The Supreme Tax Court has held that internal or other restrictions on the excise of ownership rights do not obviate an association by common shareholding of more than 25%. It has also held that the application of the transfer pricing documentation rules to cross-border transactions only is, while discriminatory, justified by the need to protect tax revenue.
A German asset management subsidiary of a Luxembourg investment fund management company paid substantial fees to a Luxembourg service company. Both Luxembourg companies were wholly-owned by a Luxembourg holding company. The investment fund management company was obliged to follow the policies of the fund. These could only be revised by a two-thirds majority resolution of the investors. The German subsidiary argued that this restriction meant that its Luxembourg shareholder could not be forced to follow a common business policy with the service provider. Accordingly the two were not related parties within the meaning of the Foreign Tax Act and there was no requirement for it to furnish the extensive documentation in support of its transactions with associated enterprises as required by the Tax Management Act. In any case, the fact that these documentation requirements only applied to cross-border transactions was a hindrance on the freedom to provide (receive) services and thus contrary to community law.
The Supreme Tax Court has now rejected both contentions. It has also refused to lay the case before the ECJ, as it sees no doubt as to the community law acceptability of the German transfer pricing documentation provisions. Its main point is that the Foreign Tax Act defines a related party relationship by shareholding at a capital share of more than one-quarter. There is no mention of voting rights or of restrictions on the right of a shareholder to act in respect of its investment. Other parts of the related party definition, such as a relationship by contract, complemented the shareholding criterion, but did not restrict it. Accordingly, an obligation not to set management policy for the German subsidiary against the wishes of the members of the fund did not destroy a shareholding-based relationship. Even if such an obligation did exist, a breach would not invalidate the measure at issue; it would merely make the Luxembourg shareholder liable for damages. The court emphasised that the reason for the shareholding was also irrelevant; even if the shares were held in trust for the investors in the fund, the company remained the related party of the service provider and was subject to the transfer pricing documentation rules.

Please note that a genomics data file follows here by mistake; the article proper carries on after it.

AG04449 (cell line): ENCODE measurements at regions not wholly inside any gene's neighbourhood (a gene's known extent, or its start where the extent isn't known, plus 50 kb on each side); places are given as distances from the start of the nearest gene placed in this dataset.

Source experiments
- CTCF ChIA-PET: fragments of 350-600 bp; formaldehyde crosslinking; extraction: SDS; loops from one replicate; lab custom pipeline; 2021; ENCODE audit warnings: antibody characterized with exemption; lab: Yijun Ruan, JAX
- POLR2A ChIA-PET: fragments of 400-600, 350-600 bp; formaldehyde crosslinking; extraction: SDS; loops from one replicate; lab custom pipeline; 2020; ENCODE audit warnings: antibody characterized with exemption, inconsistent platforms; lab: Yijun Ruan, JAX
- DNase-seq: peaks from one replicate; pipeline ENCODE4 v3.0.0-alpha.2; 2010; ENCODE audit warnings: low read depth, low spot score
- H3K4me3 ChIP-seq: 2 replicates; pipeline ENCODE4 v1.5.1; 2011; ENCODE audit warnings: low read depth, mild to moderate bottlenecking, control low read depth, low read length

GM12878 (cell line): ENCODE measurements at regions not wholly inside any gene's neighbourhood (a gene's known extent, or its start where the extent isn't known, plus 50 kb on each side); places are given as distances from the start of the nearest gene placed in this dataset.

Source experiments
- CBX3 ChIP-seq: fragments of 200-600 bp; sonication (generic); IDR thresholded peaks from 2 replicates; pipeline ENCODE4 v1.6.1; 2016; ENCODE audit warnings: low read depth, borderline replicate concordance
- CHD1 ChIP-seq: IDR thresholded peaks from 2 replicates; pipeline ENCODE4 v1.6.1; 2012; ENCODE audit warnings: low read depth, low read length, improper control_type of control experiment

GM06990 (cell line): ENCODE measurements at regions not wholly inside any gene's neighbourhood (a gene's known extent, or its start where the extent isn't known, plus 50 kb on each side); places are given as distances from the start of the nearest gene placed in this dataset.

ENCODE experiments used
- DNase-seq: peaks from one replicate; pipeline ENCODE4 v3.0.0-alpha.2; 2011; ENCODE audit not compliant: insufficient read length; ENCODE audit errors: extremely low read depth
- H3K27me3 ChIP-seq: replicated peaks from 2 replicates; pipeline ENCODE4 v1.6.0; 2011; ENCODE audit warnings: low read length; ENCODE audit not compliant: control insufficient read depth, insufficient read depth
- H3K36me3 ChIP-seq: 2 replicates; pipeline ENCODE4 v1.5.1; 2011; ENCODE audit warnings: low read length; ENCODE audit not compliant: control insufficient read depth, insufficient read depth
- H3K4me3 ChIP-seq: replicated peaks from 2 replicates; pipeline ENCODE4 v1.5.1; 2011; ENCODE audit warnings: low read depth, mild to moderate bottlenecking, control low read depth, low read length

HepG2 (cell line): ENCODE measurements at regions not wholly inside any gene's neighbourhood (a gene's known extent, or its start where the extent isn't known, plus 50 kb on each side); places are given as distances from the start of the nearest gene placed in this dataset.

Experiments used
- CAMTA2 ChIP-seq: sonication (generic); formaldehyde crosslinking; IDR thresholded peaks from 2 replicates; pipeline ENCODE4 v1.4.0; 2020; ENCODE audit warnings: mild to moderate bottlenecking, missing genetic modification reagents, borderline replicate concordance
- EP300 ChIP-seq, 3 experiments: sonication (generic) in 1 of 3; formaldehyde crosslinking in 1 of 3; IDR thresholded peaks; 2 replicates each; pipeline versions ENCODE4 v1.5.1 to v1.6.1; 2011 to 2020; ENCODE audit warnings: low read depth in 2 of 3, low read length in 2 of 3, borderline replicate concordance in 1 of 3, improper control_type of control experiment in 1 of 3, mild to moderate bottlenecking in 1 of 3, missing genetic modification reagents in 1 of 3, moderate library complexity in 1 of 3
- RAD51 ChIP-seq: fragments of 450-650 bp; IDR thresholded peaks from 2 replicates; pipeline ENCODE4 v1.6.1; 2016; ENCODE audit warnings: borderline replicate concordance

The court accepted that the application of the transfer pricing documentation rules to foreign relationships only was fundamentally a discrimination restricting the freedom to provide services. Clearly a domestic business would be discouraged from purchasing services from a foreign related party if it could do so within the country without having to accept the burden of complying with the transfer pricing documentation rules. However, this restriction was justified by the need to protect the public revenue from abuses to the tax system. The enhanced duty of cooperation of those with relationships abroad was justified by the consideration that such relationships were best explained and documented by those that had entered into them. The court also pointed out that 26 of the 28 member states of the EU (Croatia and Cyprus being the exceptions) had introduced comparable rules into their own systems (though, it should be noted, not always exclusively in respect of foreign transactions) without apparent legal problems and that the European Commission had published its own summary explaining and supporting such schemes. Clearly, transfer pricing documentation rules were to be regarded as generally acceptable.
Supreme Tax Court judgment I R 45/11 of April 10, 2013 published on August 21